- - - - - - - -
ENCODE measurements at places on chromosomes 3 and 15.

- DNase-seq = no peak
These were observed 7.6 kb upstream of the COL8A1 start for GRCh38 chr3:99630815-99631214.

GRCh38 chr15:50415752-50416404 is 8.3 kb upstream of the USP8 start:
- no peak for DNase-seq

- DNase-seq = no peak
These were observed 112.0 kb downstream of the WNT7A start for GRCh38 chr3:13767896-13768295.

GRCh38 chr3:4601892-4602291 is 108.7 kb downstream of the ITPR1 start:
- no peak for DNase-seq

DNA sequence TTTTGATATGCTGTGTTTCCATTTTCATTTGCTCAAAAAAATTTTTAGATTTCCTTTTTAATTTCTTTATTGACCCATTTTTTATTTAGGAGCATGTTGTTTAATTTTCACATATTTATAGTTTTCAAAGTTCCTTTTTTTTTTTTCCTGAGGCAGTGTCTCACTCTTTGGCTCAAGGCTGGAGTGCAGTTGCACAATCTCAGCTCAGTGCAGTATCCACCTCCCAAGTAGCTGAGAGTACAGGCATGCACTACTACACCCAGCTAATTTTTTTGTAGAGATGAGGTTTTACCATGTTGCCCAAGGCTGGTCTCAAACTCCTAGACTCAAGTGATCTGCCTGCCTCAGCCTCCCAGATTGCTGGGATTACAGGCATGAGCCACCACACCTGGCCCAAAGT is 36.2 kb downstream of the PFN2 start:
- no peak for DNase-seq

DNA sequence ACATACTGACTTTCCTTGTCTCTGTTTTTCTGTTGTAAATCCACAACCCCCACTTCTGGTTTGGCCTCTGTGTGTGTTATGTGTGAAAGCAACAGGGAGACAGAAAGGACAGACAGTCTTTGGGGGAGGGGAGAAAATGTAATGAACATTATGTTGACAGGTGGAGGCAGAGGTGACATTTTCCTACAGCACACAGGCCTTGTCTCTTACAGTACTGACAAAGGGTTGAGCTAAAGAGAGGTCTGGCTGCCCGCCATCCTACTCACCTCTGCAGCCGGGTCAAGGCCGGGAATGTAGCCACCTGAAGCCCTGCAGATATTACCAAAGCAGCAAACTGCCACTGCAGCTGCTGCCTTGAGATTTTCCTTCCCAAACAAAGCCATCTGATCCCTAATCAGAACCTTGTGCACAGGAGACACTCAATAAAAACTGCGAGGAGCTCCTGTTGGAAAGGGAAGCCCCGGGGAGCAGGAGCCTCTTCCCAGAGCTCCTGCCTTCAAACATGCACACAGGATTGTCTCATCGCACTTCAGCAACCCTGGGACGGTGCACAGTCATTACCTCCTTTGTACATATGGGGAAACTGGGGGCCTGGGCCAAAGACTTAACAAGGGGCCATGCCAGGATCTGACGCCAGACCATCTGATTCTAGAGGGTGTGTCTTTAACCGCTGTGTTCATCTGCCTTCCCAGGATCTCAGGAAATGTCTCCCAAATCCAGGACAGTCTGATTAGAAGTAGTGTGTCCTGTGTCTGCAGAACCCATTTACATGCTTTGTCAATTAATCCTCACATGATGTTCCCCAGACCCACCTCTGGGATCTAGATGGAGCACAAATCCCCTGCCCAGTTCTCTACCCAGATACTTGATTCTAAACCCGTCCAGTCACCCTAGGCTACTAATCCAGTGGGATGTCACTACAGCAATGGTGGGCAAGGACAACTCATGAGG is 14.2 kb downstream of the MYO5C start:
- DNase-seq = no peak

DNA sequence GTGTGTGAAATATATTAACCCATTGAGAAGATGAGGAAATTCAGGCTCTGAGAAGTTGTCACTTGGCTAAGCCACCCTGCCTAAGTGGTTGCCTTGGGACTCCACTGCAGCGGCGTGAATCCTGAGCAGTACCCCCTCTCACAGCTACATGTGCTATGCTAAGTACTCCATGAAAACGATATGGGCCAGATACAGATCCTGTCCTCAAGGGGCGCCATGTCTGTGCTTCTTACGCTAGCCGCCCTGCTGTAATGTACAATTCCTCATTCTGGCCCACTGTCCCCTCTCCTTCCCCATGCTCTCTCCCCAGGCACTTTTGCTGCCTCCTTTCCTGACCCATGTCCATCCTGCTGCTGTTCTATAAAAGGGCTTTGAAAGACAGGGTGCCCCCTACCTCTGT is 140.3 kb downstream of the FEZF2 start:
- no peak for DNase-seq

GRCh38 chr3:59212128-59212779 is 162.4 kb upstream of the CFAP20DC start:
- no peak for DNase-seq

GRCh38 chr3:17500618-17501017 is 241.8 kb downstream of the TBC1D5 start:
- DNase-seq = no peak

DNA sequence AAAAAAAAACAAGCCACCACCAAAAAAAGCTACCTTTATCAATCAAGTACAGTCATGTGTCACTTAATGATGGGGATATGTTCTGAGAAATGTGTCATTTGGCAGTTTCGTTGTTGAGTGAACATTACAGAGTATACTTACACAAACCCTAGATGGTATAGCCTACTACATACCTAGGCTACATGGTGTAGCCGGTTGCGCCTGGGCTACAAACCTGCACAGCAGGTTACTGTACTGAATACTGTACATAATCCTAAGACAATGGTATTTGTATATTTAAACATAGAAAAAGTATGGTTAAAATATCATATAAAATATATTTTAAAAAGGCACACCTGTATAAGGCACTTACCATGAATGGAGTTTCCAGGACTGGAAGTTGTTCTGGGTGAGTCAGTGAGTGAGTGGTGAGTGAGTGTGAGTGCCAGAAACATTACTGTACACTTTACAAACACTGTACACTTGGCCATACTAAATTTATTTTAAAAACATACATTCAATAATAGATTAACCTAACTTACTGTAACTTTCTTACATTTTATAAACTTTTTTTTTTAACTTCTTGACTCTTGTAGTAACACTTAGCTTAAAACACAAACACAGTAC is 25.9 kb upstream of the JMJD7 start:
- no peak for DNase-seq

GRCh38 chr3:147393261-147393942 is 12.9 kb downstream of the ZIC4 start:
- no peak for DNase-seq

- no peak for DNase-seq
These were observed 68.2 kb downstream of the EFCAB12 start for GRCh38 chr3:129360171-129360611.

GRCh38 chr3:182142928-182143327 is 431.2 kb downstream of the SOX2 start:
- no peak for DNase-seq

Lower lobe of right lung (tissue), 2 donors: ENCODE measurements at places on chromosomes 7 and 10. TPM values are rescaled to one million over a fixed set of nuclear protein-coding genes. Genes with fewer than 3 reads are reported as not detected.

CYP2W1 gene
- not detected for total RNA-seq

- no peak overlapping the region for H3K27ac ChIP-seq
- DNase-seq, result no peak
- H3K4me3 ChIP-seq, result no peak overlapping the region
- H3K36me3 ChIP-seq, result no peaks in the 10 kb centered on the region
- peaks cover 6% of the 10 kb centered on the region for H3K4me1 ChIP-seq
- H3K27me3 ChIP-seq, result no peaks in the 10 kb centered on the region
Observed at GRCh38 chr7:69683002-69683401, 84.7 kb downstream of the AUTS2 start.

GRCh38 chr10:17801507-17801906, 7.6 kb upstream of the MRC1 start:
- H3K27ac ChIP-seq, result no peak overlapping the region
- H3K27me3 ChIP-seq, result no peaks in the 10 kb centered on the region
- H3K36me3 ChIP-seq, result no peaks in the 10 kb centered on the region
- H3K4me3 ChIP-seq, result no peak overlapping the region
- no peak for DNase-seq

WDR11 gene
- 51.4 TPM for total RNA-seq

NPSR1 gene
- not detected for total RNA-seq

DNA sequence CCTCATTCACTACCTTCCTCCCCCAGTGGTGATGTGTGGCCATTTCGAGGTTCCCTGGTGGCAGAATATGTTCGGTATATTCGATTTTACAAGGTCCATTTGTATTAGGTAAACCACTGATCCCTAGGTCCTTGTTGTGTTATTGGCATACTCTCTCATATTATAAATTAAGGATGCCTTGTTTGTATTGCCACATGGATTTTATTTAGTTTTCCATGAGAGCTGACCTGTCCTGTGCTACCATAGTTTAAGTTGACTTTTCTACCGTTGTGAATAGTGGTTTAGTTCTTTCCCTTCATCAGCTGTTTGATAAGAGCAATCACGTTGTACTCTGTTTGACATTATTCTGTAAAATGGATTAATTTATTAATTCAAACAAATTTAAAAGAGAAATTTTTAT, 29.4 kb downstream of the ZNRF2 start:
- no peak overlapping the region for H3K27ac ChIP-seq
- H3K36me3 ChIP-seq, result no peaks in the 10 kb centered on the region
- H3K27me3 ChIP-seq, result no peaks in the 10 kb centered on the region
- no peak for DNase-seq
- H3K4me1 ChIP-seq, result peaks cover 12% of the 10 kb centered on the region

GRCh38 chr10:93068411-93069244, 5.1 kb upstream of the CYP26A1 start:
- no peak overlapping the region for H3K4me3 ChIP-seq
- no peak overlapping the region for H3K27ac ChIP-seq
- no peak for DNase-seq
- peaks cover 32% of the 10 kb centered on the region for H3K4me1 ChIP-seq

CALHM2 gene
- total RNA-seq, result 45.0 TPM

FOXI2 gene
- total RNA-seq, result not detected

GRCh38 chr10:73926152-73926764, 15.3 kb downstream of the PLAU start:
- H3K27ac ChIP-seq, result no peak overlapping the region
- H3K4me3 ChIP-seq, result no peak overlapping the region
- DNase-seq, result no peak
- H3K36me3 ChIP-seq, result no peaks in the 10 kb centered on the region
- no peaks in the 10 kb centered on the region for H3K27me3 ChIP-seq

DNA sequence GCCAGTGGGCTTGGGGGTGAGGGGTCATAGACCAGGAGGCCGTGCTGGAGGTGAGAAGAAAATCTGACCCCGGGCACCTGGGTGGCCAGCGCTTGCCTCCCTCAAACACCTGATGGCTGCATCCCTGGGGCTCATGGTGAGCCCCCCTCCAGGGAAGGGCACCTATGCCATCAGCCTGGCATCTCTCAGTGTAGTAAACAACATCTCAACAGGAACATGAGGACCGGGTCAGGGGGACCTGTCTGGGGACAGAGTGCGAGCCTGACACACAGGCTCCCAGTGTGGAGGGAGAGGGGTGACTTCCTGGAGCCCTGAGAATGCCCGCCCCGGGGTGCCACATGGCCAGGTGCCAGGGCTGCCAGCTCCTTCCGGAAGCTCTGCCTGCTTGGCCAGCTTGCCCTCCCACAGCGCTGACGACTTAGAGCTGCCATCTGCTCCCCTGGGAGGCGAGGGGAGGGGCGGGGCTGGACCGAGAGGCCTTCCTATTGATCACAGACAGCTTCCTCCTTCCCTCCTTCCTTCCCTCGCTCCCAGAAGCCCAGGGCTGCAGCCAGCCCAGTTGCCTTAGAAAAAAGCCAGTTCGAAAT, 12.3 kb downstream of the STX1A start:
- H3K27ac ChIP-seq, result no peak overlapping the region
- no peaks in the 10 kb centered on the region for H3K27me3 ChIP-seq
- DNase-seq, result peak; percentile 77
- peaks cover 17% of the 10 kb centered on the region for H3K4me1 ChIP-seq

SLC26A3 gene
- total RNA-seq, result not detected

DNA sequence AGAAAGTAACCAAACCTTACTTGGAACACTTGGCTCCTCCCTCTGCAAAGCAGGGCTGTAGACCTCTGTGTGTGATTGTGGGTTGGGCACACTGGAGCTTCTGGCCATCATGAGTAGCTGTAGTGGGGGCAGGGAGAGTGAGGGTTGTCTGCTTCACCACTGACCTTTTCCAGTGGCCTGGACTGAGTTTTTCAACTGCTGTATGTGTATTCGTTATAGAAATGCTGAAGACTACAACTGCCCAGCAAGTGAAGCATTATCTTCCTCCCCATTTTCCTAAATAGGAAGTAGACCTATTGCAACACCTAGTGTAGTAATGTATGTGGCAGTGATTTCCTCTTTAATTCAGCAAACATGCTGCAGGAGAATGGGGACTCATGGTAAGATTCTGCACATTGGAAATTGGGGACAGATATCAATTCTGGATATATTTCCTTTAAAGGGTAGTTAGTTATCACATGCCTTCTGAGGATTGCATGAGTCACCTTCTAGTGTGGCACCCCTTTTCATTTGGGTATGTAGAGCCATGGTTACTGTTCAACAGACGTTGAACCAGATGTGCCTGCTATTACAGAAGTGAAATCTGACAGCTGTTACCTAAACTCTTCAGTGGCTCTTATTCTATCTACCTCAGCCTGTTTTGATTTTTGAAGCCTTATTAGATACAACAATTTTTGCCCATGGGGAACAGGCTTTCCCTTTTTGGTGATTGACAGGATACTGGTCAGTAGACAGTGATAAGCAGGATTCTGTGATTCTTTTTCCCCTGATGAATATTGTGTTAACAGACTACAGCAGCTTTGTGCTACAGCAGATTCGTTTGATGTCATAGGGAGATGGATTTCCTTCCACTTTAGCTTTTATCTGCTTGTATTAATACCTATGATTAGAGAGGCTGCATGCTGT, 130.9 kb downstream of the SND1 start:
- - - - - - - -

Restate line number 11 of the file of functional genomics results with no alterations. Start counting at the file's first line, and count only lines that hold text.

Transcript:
- no peak for DNase-seq